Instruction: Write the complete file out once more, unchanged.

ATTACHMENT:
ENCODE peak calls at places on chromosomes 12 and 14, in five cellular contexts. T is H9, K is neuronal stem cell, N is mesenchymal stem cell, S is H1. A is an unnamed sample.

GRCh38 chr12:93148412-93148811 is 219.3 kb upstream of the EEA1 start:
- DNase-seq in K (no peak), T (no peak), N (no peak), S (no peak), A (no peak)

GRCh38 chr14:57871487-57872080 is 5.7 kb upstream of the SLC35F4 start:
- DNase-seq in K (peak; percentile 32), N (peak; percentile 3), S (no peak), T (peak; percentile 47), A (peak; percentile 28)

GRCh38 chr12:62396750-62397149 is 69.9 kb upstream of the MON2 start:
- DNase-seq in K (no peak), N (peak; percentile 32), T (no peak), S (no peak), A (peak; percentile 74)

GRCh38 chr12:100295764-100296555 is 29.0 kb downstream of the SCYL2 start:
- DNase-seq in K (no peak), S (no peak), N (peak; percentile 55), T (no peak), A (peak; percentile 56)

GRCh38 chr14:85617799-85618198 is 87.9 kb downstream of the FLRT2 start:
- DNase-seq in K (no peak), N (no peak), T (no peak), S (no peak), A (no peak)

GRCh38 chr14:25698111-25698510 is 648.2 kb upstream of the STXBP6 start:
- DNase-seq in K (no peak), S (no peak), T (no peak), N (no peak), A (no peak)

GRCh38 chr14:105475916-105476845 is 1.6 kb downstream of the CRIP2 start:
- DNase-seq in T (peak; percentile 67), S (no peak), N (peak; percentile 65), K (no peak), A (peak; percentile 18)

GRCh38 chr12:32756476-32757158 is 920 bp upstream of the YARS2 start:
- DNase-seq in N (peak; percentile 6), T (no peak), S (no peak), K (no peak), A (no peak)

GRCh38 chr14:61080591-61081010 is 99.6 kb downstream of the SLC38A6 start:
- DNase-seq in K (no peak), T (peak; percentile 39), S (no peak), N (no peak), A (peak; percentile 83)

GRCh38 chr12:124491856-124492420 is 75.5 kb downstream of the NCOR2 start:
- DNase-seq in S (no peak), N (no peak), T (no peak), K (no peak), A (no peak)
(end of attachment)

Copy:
ENCODE peak calls at places on chromosomes 12 and 14, in five cellular contexts. T is H9, K is neuronal stem cell, N is mesenchymal stem cell, S is H1. A is an unnamed sample.

GRCh38 chr12:93148412-93148811 is 219.3 kb upstream of the EEA1 start:
- DNase-seq in K (no peak), T (no peak), N (no peak), S (no peak), A (no peak)

GRCh38 chr14:57871487-57872080 is 5.7 kb upstream of the SLC35F4 start:
- DNase-seq in K (peak; percentile 32), N (peak; percentile 3), S (no peak), T (peak; percentile 47), A (peak; percentile 28)

GRCh38 chr12:62396750-62397149 is 69.9 kb upstream of the MON2 start:
- DNase-seq in K (no peak), N (peak; percentile 32), T (no peak), S (no peak), A (peak; percentile 74)

GRCh38 chr12:100295764-100296555 is 29.0 kb downstream of the SCYL2 start:
- DNase-seq in K (no peak), S (no peak), N (peak; percentile 55), T (no peak), A (peak; percentile 56)

GRCh38 chr14:85617799-85618198 is 87.9 kb downstream of the FLRT2 start:
- DNase-seq in K (no peak), N (no peak), T (no peak), S (no peak), A (no peak)

GRCh38 chr14:25698111-25698510 is 648.2 kb upstream of the STXBP6 start:
- DNase-seq in K (no peak), S (no peak), T (no peak), N (no peak), A (no peak)

GRCh38 chr14:105475916-105476845 is 1.6 kb downstream of the CRIP2 start:
- DNase-seq in T (peak; percentile 67), S (no peak), N (peak; percentile 65), K (no peak), A (peak; percentile 18)

GRCh38 chr12:32756476-32757158 is 920 bp upstream of the YARS2 start:
- DNase-seq in N (peak; percentile 6), T (no peak), S (no peak), K (no peak), A (no peak)

GRCh38 chr14:61080591-61081010 is 99.6 kb downstream of the SLC38A6 start:
- DNase-seq in K (no peak), T (peak; percentile 39), S (no peak), N (no peak), A (peak; percentile 83)

GRCh38 chr12:124491856-124492420 is 75.5 kb downstream of the NCOR2 start:
- DNase-seq in S (no peak), N (no peak), T (no peak), K (no peak), A (no peak)